The Tribunal found that the decision to terminate the visa sponsorship and Ms Irvine's employment was made in the erroneous belief that Mermaids would have to pay her full wages while on maternity leave, and that this was financially unviable. The Tribunal considered the evidence of distress as a result of the termination on Ms Irvine, at a time when her status as a resident of Australia was uncertain and leading up to the birth of a child, and awarded compensation of $15,000 for emotional distress, and $900 interest.

Economic loss from the time of termination of employment to the date when Ms Irvine would have taken unpaid leave was assessed at $33,147.60, plus $4,000 interest. The total award for pregnancy discrimination was $53,047.60.

Mr Porter's employment was terminated two days after Ms Irvine. He claimed discrimination on the ground of association with someone with the attribute of pregnancy and victimisation.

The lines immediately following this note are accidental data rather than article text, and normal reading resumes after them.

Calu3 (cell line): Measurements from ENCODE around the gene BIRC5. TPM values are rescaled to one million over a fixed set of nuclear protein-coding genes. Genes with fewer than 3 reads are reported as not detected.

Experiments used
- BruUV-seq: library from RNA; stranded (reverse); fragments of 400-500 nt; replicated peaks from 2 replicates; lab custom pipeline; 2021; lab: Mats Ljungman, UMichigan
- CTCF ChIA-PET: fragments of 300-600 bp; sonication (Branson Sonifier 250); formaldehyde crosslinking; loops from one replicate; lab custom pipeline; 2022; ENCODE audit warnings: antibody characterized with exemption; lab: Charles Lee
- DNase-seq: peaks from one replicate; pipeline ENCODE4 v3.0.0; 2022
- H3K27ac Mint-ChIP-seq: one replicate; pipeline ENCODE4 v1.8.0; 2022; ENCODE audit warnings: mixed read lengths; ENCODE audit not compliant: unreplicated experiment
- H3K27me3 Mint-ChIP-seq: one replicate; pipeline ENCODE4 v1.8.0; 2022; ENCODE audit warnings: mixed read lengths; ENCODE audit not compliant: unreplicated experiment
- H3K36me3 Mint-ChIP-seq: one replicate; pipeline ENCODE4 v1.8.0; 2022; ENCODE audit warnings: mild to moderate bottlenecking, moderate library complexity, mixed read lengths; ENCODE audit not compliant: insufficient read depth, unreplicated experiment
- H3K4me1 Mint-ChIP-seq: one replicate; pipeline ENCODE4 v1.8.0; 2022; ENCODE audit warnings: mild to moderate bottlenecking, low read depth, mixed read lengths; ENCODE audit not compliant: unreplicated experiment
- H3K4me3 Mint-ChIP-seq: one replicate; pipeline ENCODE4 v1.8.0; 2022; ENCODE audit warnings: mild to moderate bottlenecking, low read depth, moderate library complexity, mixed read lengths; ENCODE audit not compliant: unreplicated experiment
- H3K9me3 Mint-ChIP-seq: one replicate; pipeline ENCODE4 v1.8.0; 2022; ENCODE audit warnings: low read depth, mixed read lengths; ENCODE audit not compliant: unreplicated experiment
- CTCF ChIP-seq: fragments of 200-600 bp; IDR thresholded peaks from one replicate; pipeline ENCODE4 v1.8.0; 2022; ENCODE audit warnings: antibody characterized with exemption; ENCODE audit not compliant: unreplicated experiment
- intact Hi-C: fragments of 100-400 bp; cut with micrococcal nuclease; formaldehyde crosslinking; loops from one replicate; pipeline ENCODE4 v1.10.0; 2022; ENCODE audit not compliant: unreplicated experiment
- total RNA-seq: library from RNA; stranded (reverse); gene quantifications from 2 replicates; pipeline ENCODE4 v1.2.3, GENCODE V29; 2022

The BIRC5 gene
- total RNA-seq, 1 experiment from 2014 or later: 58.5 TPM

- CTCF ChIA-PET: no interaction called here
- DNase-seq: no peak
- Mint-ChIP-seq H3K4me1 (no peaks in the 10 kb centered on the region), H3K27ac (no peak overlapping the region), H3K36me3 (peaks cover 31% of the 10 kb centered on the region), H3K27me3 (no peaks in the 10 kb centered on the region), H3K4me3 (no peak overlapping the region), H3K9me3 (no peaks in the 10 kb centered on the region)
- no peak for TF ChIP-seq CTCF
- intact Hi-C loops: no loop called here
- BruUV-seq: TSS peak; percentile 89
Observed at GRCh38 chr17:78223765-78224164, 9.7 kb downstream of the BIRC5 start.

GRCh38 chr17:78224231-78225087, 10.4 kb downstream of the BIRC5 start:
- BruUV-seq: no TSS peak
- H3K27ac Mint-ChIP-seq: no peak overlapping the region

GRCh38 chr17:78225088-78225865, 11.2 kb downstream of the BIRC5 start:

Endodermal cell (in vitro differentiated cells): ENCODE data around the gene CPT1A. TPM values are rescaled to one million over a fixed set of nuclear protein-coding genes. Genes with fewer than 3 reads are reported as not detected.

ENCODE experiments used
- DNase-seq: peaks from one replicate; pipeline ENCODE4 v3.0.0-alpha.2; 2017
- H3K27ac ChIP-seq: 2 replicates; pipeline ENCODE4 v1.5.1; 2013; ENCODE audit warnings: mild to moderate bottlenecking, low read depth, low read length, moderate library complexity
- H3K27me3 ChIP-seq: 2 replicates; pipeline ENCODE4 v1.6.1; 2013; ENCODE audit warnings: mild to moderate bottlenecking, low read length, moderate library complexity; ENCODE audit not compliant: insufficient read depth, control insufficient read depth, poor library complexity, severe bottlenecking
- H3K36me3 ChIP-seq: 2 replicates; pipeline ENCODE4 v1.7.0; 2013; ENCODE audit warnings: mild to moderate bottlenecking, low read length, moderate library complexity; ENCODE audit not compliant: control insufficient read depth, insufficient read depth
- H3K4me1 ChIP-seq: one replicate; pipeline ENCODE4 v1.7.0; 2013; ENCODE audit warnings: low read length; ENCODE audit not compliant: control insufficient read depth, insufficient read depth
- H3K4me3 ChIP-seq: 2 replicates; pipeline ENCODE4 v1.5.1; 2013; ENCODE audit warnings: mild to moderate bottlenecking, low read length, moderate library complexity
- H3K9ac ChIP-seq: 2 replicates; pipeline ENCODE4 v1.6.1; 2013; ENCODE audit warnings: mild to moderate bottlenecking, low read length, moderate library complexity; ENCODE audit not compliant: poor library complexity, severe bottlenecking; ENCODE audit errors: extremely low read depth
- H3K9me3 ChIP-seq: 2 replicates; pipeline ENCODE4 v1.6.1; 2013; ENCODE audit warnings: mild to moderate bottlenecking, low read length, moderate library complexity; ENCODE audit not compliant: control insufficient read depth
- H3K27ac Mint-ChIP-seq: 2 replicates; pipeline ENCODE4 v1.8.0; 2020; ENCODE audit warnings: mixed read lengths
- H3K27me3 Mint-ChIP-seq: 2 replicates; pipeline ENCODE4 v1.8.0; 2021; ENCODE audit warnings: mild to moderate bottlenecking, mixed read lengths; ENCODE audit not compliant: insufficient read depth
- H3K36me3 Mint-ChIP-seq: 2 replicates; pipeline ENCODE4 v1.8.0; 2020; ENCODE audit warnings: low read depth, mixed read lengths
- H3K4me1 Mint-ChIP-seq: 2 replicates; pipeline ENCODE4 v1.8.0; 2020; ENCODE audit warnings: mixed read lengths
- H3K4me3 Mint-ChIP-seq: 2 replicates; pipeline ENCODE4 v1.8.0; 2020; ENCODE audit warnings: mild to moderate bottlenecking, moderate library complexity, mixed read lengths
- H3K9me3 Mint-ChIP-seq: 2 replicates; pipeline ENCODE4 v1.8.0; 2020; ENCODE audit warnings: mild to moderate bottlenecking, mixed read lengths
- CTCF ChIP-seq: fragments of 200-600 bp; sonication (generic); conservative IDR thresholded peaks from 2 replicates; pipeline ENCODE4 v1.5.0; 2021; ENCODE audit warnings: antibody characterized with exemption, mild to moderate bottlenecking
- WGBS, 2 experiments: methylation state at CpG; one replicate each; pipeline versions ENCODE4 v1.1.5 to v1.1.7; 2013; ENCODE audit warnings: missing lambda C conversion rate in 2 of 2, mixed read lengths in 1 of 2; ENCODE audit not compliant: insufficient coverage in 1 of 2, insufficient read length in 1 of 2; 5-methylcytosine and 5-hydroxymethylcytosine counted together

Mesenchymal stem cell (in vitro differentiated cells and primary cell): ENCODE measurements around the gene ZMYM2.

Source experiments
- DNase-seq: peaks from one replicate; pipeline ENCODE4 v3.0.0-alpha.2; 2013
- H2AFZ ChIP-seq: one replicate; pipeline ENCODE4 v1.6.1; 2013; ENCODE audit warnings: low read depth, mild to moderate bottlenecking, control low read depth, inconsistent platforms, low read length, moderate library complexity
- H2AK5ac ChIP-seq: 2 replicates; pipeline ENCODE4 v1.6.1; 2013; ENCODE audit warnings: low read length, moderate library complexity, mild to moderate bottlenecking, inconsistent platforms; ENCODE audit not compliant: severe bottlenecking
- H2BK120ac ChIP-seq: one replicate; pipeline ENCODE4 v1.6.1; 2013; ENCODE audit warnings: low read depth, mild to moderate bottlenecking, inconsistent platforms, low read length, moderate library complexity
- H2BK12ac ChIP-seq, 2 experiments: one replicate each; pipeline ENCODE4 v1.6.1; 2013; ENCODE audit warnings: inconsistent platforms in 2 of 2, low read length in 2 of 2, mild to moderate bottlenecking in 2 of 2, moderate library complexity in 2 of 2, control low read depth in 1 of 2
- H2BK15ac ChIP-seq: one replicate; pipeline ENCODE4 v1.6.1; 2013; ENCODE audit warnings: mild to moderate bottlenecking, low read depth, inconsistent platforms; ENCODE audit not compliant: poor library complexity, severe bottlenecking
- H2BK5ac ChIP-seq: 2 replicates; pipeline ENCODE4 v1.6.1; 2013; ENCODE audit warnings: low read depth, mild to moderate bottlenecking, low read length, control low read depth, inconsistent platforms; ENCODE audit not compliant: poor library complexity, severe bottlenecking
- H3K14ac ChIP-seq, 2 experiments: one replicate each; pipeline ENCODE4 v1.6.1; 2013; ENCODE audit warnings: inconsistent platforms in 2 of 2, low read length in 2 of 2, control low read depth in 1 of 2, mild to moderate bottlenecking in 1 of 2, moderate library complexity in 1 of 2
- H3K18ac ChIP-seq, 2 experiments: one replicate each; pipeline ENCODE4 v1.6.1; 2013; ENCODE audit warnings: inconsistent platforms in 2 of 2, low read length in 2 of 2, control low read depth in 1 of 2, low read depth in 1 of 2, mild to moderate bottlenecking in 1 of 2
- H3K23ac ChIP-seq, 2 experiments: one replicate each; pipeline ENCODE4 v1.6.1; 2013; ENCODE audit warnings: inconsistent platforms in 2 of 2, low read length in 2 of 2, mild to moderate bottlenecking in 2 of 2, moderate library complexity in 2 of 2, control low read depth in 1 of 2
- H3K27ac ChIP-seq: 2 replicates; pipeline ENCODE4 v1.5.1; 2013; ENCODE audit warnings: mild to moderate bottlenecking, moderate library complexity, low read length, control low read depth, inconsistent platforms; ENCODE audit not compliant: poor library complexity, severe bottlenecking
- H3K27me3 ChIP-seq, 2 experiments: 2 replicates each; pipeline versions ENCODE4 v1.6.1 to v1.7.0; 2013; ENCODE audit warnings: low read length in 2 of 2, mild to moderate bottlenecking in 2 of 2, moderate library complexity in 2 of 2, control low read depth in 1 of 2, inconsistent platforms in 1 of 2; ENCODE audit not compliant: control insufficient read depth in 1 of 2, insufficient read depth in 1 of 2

The Tribunal found that the real basis for the decision to terminate Mr Porter was not any association with Ms Irvine, but probably a serious over-reaction to or misunderstanding of the comments Mr Porter made to some staff. Accordingly, no discrimination or victimisation was found to have taken place in relation to Mr Porter.

Irvine and Porter v Mermaids Café and Bar Pty Ltd (No 2) [2010] QCAT 482

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Verbal abuse of pregnant worker

Type of outcome Anti-Discrimination Tribunal decision
Contravention Discrimination
Attribute Pregnancy
Area Work
Outcome Complaint upheld
Compensation $11,472.50
Year 2009

Summary: An apprentice hairdresser claimed she was verbally abused by her employer after seeking time off to attend an antenatal doctor's appointment and that this abuse caused her to resign. Prior to her announcing the pregnancy, her employer had twice commented that staff who became pregnant would be sacked.